Trampolines, Terrorists, and Trees – Odd Things In Our Homeowner’s Policy
I have owned my house for 15 years and have yet to read past the first few lines of my homeowner’s insurance policy. Not ever. It’s at about the third line that my eyes begin to glaze over; before I ever make it to the fourth line, I start fiddling with the corners of the page and it seems like a really good idea to go pick ticks off of the dog. I’d rather do the dishes after Thanksgiving dinner, or goad my children into having a full-on brawl over the iPad than actually read a sheaf of top-stapled pages filled with loopholes, legalese, and exclusions.
This article is written for all the folks who would prefer to cross their fingers and hope for the best rather than read the fine print.
In these 15 years of Outer Banks living, we haven’t encountered any bedbugs, carpenter ants, termites, or other vermin, except for the occasional gutsy squirrels that infiltrate our bird feeder. And I actually marvel at their ingenuity. So far, these “mid-size rodents” haven’t tried to move in with me or eaten away at my siding. Knock on wood… and hopefully that wood isn’t rotten, because apparently, neither the squirrel damage nor the rotten wood would likely be covered under most policies.
But what would happen if a wild animal sneaked into my home and caused damage? While the rodent squirrel is not covered, rest assured that your friendly neighborhood raccoon is covered because it is classified as a wild animal. If it manages to find its way into your house and has a serious animal party by tearing apart your furniture and woodwork, you should be covered because that is considered vandalism. Same goes if a skunk enters your home and does its Yankee Candle best to give you and your furniture a new signature scent.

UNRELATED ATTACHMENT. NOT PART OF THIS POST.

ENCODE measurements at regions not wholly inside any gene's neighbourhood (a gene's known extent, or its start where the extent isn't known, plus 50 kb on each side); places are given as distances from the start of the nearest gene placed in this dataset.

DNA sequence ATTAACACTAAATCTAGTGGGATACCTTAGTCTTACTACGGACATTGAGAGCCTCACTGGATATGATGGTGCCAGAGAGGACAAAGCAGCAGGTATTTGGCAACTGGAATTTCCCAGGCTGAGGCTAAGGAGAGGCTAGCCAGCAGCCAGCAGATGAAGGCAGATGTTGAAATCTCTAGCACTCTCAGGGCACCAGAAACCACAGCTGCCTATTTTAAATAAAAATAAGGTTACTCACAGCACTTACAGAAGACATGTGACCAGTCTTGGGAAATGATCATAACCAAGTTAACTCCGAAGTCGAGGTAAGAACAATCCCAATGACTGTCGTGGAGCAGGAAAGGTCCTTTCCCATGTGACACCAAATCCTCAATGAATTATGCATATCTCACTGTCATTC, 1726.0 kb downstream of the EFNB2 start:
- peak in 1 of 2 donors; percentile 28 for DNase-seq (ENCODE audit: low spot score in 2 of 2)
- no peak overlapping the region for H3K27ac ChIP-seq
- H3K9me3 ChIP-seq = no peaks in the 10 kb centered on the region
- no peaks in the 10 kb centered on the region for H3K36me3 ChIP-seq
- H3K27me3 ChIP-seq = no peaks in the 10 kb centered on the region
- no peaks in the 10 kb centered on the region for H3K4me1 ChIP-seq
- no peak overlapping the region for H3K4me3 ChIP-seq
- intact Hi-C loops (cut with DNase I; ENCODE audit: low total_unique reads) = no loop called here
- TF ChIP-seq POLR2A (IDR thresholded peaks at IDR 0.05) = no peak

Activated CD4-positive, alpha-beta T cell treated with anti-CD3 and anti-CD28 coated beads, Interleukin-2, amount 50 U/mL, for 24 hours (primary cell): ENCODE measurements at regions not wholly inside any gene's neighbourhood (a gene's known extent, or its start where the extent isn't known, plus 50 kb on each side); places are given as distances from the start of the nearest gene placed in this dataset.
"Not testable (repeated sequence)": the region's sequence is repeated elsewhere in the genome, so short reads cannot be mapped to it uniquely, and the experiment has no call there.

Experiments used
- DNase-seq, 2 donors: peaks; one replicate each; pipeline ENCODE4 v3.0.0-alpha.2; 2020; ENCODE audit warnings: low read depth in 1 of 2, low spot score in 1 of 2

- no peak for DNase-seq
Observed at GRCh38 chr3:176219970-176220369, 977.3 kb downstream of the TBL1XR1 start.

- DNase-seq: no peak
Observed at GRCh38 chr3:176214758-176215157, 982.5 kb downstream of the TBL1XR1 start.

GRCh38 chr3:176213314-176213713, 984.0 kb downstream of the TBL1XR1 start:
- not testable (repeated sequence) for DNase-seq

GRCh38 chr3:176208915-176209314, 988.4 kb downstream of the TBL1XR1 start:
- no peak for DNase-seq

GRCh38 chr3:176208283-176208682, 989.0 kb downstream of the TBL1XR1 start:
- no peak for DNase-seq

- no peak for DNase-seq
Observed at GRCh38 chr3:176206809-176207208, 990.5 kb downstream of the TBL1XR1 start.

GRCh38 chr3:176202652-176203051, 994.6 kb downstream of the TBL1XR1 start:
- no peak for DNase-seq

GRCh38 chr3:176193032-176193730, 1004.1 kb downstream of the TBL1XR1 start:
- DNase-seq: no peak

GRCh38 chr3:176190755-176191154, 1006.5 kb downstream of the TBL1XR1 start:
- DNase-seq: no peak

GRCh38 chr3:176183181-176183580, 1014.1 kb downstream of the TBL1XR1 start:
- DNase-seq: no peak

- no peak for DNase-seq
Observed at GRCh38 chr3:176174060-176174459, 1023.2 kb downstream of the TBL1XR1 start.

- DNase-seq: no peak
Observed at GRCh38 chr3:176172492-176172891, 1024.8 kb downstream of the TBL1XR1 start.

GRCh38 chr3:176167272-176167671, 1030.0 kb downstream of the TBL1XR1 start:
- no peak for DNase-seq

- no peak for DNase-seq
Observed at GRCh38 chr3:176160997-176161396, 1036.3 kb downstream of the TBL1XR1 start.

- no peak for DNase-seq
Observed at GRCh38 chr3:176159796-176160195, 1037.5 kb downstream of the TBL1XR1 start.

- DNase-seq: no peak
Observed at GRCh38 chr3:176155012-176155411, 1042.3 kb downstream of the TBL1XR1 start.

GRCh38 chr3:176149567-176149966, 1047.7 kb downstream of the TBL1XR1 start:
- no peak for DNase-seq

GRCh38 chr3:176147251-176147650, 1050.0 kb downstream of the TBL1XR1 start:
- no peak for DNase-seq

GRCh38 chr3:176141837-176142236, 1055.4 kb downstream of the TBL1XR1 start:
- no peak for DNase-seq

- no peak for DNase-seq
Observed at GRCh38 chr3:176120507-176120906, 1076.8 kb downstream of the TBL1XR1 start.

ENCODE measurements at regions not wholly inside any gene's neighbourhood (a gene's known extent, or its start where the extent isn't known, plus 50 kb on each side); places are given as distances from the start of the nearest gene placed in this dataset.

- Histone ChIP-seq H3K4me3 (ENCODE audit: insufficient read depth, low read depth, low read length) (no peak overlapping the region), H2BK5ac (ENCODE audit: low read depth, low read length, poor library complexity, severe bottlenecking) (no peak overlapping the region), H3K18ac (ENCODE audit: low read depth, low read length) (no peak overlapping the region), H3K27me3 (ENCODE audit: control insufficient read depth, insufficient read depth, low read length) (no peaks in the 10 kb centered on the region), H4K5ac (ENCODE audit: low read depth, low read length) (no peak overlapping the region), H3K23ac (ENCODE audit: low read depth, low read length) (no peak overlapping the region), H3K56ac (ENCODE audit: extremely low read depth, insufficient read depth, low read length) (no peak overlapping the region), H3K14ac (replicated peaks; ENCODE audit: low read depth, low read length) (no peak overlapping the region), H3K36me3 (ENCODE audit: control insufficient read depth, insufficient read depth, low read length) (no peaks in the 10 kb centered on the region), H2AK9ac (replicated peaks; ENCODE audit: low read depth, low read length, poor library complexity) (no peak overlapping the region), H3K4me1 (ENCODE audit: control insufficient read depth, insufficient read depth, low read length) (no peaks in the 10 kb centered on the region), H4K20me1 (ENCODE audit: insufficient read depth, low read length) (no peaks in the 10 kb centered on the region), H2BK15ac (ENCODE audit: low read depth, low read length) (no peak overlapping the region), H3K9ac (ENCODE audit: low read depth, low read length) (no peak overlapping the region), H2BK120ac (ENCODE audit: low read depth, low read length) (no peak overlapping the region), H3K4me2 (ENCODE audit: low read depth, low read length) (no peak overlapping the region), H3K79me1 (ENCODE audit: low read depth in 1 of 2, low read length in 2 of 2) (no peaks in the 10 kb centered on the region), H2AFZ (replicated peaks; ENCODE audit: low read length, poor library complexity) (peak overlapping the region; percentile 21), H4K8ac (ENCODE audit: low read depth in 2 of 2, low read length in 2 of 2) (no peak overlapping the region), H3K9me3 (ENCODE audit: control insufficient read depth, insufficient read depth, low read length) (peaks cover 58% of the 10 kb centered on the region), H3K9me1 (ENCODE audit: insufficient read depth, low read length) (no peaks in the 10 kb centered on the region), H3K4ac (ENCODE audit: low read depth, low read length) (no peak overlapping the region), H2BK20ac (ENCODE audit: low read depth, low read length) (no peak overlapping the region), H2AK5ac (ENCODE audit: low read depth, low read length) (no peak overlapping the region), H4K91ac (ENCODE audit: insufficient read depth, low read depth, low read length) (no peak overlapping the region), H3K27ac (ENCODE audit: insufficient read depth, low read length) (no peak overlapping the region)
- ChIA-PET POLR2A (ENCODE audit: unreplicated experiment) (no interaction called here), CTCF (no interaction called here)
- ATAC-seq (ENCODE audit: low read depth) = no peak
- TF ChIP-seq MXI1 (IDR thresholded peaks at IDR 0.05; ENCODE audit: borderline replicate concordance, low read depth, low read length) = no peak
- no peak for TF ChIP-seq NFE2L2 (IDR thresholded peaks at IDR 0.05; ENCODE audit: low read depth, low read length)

But (and you knew this was coming, right?) you are covered only if your home has not been vacant for more than 30 days… or unoccupied for 60 to 90 days. Wondering what is the difference between those two? More fun with words. Your agent will be happy to fill you in, or you may find that explanation somewhere in your policy around page 30. I’m just guessing, of course.
Does it seem like the actuaries who live among us are part of a secret society with their own language and sense of what is normal? What else can you expect from an industry that speaks of acts of God or religious phenomena like they are part of a grocery list? Read on:
Did an image of the Virgin Mary appear on your drywall after oil of unknown origins seeped in through the ceiling? Well, after you’ve cashed in on your 15 minutes of YouTube and network fame (and convinced your kids it is safe to fall asleep again), chalk the whole event up as a “religious phenomenon” and breathe a sigh of relief knowing that you are covered.
As long as we’re getting some religion, what about acts of God? An act of God is a natural catastrophe which no one could prevent through caution or foresight.